Wheel Deals

The tax side of car expenses
Magazine Contributor
2 min read

This story appears in the August 2005 issue of Entrepreneur. Subscribe »

Are you taking advantage of all the tax benefits available for using a car in your business? With fuel costs going through the roof, now is a good time to review the costs of operating business vehicles and the deductions you receive for their use.

If you use four or fewer vehicles in your business at the same time and are applying the standard mileage rate for these expenses, you may want to consider switching to the "actual car expenses" method that the IRS requires for five or more vehicles used simultaneously. Using the actual expenses method could mean a larger tax deduction, particularly if the vehicles are driven a lot. If you use five or more vehicles at the same time in your business, the IRS requires you to use the actual car expenses method.

The 2005 standard mileage rate for the cost of operating a car, van, pickup or panel truck is 40.5 cents a mile for each business mile. This includes an allowance for depreciation that is not expressed in years. With the actual car expenses method, you calculate the cost of a number of expenses, including depreciation, garage rent, gasoline, insurance, tires, tolls, licenses and registration.

A switch to the actual car expenses method can be made at any time during the year, and is considered in effect for the entire calendar/fiscal year. However, the IRS says you can't switch if you lease a vehicle and have been using the standard mileage rate for that vehicle.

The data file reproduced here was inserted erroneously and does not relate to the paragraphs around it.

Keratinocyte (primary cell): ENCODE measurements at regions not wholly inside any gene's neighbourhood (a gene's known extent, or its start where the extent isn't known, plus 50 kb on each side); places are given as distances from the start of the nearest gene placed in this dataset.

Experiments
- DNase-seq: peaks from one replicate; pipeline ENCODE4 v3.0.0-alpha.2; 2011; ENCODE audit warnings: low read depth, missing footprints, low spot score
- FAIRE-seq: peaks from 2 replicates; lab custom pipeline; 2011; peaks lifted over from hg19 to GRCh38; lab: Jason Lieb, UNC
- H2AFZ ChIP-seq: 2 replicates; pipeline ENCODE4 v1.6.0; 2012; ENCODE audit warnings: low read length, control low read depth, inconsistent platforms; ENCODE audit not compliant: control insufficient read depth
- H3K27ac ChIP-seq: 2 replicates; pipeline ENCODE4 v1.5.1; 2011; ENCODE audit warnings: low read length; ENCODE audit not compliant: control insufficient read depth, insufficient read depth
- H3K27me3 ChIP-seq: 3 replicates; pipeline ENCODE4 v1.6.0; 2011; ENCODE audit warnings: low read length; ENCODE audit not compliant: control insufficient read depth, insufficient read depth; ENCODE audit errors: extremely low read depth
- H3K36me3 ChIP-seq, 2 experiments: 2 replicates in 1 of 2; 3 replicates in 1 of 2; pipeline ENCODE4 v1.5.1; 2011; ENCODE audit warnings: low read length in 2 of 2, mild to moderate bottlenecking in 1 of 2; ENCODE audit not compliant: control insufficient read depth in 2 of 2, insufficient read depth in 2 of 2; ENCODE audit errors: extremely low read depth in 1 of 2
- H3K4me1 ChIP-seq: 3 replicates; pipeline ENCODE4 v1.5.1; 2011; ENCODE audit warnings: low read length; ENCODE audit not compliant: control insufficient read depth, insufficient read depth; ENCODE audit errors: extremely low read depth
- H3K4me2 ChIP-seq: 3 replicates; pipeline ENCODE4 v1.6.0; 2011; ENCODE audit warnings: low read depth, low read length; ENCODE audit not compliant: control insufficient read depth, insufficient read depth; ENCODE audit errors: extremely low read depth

Another way to trim your business vehicle expenses is to purchase gas-electric hybrid vehicles. Hybrids are up to 40 percent more fuel-efficient and reduce emissions by 50 percent compared with conventional vehicles. "Hybrids are growing ever more popular among business owners because of the fuel savings," says Brian P. Wynne, president of the Electric Drive Transportation Association in Washington, DC.

Purchasing a hybrid vehicle also comes with a tax advantage, and this is the year to act if you're thinking about buying one. That's because you can receive a one-time $2,000 deduction for the purchase of a hybrid vehicle placed in service in 2005. Next year, the deduction decreases to $500, and there is no deduction after that. Individual taxpayers also qualify for the deduction.

For more details on the tax side of using a car for business, see IRS Publications 334 and 463, available online at

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